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Arnold paid H&E about USD15.7 million


Thursday, 11 Mar 2010 ( #452 ) - Baton Rouge, LA, United States
News Story
It has been confirmed that Arnold Machinery Co paid about USD15.7 million for the US-intermountain Yale-brand assets it acquired on 31 July from H&E Equipment Services Inc.

"At the time of the sale, these Yale lift trucks comprised approximately 71% of the total lift trucks in our rental fleet and approximately 3.5% of our total rental fleet assets, based on net book value," H&E says in a securities filing. "The Yale brand accounted for less than 5% of our total revenues in 2009 through the date of the Arnold transaction."

Arnold Machinery became the authorised dealer for Yale material handling equipment for all of Colorado, Utah and Wyoming and portions of Nevada, Idaho, Oregon and Arizona (Forkliftaction.com News #423).

In February, H&E relinquished other Yale territories.

Papé Material Handling Inc was named to represent the Yale brand in eastern and central Washington, the north west corner of Oregon, northern Idaho and the state of Montana (Forkliftaction.com News #451), and Deep South Equipment Co was appointed the Yale dealer in the northern portion of Louisiana and an area of east Texas (Forkliftaction.com News #451).

H&E continues to represent makers of aerial work platforms and other materials handling equipment under the JLG, Gehl, Genie, Komatsu and Bobcat brands along with Grove and Manitowoc cranes.

H&E’s 2009 sales of USD679.7 million represent a 36.4% decrease from the previous year’s USD1.069 billion. H&E recorded a loss of USD11.9 million in 2009 versus a profit of USD43.3 million in 2008.

As a result of lower demand, H&E rental revenues decreased during 2009 with aerial work platforms down USD64.5 million, earthmoving equipment down USD16.2 million, cranes down USD8.5 million and forklifts down USD7.7 million versus the previous year.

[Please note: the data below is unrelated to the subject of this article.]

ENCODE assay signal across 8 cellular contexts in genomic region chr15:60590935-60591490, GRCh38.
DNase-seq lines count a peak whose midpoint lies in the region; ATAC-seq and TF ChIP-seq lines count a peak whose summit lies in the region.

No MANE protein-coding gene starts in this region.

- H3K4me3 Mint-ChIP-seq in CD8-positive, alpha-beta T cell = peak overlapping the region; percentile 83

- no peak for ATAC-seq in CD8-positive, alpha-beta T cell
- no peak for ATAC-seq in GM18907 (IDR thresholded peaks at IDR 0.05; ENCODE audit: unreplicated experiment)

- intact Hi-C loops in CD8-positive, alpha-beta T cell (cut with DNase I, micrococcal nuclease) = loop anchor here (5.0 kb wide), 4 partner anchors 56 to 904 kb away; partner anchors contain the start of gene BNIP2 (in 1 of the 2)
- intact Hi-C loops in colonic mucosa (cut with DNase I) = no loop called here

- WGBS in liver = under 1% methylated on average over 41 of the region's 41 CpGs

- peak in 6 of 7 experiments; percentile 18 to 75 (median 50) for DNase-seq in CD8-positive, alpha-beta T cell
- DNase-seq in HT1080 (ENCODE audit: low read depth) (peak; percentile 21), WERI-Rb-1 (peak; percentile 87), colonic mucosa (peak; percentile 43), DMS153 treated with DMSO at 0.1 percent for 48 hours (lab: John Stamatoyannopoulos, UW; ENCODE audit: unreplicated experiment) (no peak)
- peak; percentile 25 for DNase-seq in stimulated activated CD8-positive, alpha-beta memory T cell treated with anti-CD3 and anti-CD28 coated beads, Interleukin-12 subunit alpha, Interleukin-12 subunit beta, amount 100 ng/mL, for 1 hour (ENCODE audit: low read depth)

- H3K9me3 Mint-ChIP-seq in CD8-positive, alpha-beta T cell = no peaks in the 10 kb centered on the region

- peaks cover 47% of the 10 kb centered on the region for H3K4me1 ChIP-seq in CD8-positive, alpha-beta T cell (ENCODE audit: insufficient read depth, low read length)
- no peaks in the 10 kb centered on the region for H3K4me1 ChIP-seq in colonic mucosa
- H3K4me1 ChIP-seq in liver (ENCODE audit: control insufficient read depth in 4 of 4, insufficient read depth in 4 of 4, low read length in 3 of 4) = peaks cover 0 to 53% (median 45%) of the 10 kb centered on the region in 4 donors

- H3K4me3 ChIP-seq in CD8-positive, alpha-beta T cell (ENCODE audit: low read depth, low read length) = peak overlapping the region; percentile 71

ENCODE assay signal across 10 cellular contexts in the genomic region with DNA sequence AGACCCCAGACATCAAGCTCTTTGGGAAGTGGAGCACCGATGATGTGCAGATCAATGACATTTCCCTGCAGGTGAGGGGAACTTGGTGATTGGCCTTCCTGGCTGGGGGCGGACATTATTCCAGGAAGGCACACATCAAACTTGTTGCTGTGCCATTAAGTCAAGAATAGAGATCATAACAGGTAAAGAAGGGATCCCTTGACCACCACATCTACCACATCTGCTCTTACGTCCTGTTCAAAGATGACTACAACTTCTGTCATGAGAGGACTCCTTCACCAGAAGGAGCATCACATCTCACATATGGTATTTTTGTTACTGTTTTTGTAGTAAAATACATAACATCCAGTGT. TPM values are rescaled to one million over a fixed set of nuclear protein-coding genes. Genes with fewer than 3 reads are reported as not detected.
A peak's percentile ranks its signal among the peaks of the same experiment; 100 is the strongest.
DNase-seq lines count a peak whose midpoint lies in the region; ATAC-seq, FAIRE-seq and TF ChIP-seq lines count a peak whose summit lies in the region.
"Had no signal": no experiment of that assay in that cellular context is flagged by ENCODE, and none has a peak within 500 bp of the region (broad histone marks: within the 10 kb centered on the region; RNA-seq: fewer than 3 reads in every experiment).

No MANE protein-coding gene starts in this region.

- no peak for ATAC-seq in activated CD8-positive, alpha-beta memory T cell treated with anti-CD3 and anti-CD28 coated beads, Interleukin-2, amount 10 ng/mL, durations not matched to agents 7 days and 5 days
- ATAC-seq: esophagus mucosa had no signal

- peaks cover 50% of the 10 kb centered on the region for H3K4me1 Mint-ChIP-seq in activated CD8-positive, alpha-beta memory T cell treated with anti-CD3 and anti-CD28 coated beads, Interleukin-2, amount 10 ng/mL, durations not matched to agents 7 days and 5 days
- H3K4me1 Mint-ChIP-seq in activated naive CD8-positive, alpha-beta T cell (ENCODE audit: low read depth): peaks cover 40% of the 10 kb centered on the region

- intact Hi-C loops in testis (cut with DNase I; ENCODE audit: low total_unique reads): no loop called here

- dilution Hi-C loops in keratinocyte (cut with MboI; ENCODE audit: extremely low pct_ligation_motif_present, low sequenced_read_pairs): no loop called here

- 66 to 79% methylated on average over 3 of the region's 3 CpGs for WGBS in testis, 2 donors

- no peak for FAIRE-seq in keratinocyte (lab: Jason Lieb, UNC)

The lower demand results from "the decline in construction and industrial activities, the current macroeconomic downturn and unfavourable credit markets affecting end-user access to capital," H&E says in its 5 March filing with the US Securities and Exchange Commission.

"We cannot forecast whether, or to what extent, we will continue to experience any further decline, or whether our responses to unfavourable business conditions will be meaningful in mitigating or reversing this decline," H&E says. "Continued weakness or further deterioration in the non-residential construction and industrial sectors could result in continuing declining revenues and gross profits/margins and may have a material adverse effect on our financial position, results of operations and cash flows in the future."

H&E continues "to proactively respond" through closing underperforming branches, redeploying rental fleet assets to existing branches with higher demand or to branches in new markets where demand is higher, minimizing capital expenditures, reducing headcount, implementing cost reduction measures and "using some of the excess cash flow resulting from our planned reduction in capital expenditures to repay outstanding debt."

Shares of Baton Rouge-based H&E trade on the Nasdaq stock exchange.
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